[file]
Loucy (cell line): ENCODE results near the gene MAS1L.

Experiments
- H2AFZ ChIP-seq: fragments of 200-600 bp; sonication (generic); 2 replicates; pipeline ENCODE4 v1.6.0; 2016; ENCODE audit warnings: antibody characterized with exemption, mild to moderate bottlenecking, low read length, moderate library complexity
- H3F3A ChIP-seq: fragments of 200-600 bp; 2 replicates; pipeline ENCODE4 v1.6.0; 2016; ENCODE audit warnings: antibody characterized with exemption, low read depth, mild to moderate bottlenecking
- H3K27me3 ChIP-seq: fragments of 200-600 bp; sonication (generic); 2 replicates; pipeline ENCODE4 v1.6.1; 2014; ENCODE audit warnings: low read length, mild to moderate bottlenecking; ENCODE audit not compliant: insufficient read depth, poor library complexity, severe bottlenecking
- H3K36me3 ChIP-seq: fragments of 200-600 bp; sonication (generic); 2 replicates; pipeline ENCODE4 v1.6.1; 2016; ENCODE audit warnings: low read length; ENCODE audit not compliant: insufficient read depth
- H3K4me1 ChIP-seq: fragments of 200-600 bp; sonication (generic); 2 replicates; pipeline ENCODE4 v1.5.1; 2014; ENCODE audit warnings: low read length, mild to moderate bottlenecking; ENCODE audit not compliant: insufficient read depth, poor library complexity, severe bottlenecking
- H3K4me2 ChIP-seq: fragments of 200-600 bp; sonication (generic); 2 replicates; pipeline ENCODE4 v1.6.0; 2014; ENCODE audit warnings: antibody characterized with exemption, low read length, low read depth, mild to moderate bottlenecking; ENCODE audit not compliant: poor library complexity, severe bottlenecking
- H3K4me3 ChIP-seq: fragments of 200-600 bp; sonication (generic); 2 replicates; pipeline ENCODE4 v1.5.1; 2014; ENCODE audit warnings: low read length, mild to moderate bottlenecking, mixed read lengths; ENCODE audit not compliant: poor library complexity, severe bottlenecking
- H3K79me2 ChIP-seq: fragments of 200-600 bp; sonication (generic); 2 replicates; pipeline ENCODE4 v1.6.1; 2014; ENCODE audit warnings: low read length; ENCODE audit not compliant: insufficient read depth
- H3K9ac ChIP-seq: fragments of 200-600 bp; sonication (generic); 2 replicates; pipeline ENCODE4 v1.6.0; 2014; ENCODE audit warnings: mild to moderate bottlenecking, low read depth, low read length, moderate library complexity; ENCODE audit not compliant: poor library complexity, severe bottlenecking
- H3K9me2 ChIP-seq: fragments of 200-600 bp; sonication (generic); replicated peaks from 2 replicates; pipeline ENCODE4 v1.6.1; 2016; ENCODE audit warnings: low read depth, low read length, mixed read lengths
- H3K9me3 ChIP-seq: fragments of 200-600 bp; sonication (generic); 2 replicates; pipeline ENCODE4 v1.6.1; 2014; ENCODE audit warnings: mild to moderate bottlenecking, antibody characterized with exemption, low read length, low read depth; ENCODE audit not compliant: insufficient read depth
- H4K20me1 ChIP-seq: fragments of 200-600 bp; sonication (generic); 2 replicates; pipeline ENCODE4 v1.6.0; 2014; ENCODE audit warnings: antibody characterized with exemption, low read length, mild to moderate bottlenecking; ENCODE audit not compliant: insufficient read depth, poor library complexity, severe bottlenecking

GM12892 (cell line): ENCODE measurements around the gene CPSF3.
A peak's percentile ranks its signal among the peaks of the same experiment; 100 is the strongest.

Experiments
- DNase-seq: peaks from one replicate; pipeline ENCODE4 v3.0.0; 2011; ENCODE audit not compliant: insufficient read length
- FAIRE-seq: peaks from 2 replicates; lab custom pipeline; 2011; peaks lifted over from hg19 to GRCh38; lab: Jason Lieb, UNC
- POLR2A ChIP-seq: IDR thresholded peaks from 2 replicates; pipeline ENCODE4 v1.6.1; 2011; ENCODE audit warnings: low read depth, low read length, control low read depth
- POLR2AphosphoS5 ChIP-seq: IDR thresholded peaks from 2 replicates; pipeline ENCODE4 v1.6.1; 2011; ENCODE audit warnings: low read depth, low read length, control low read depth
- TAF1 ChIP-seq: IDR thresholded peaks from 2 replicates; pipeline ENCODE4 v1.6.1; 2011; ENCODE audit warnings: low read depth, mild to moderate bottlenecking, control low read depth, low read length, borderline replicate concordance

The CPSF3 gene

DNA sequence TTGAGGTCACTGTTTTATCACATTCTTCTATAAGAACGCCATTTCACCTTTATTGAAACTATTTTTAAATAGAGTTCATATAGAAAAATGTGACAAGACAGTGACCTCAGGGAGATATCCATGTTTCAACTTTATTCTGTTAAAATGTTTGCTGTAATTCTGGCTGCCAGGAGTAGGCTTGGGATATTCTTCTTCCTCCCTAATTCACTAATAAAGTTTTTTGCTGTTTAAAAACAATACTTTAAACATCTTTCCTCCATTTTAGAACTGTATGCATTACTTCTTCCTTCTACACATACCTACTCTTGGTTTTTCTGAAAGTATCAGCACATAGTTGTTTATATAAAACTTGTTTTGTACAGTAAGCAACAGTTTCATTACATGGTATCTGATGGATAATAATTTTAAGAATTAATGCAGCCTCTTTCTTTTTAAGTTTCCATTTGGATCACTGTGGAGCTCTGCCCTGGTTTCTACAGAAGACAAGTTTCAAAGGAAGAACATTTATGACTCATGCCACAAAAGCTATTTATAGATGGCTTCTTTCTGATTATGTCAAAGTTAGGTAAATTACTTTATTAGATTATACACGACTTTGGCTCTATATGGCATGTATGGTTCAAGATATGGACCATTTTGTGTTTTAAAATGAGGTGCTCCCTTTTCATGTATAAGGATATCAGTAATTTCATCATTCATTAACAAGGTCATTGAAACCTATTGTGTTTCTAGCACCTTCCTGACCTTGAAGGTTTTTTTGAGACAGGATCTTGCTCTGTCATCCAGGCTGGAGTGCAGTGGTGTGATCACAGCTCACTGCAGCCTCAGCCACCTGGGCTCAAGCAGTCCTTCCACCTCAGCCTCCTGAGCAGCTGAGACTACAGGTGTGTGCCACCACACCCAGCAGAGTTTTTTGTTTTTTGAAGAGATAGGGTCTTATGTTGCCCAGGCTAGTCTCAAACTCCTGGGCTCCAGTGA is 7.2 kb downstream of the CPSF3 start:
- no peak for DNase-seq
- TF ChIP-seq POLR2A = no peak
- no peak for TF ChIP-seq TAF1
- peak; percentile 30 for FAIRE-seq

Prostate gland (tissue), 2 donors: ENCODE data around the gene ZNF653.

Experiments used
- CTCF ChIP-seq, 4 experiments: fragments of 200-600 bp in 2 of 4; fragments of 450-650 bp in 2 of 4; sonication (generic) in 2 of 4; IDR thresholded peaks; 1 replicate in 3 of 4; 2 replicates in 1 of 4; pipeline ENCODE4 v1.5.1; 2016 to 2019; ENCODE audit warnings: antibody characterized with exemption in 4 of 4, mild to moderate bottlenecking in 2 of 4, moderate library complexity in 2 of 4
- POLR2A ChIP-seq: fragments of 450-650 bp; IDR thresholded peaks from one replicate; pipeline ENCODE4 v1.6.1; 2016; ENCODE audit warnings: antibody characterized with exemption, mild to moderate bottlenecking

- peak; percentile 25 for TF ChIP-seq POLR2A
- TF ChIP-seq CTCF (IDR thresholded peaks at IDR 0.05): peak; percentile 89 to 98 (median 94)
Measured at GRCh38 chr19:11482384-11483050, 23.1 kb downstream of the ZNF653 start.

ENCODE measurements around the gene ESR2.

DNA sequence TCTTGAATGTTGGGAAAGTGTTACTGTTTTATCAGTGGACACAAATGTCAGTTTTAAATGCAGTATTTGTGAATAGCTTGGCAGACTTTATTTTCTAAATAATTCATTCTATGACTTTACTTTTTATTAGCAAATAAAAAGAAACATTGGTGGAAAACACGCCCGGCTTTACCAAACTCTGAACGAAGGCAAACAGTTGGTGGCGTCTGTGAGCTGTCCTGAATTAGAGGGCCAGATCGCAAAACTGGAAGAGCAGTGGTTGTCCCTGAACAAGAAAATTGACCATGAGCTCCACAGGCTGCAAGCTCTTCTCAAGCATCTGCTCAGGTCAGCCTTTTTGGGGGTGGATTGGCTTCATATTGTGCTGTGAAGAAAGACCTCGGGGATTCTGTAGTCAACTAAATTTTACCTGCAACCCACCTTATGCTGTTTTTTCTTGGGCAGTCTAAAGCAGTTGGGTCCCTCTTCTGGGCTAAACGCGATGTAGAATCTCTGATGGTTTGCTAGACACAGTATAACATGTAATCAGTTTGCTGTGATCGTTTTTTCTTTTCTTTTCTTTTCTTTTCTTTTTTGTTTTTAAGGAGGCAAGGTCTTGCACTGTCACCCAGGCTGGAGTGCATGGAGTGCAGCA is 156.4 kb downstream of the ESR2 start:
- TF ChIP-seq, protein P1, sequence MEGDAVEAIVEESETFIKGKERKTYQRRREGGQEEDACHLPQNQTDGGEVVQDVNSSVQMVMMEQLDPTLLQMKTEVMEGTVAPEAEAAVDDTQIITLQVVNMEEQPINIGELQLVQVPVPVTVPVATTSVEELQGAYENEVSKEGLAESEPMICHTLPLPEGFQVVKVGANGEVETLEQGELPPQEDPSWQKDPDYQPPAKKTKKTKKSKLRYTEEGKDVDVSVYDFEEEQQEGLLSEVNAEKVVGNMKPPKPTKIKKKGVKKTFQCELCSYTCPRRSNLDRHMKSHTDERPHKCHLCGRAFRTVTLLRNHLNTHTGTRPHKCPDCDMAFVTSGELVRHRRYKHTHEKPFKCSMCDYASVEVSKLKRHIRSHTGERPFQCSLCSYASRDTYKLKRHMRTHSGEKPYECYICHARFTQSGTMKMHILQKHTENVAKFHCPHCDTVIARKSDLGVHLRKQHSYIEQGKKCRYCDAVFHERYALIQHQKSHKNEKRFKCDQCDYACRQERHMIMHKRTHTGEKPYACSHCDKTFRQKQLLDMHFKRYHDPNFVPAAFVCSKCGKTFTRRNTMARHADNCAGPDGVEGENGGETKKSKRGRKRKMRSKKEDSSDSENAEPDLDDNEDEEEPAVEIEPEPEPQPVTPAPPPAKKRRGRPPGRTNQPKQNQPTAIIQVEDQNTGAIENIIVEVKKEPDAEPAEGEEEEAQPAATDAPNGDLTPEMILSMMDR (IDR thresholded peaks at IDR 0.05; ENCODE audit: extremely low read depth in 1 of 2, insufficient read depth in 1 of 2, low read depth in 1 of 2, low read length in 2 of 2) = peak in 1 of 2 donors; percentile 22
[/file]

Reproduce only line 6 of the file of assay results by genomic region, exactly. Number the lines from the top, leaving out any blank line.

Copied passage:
- H3K36me3 ChIP-seq: fragments of 200-600 bp; sonication (generic); 2 replicates; pipeline ENCODE4 v1.6.1; 2016; ENCODE audit warnings: low read length; ENCODE audit not compliant: insufficient read depth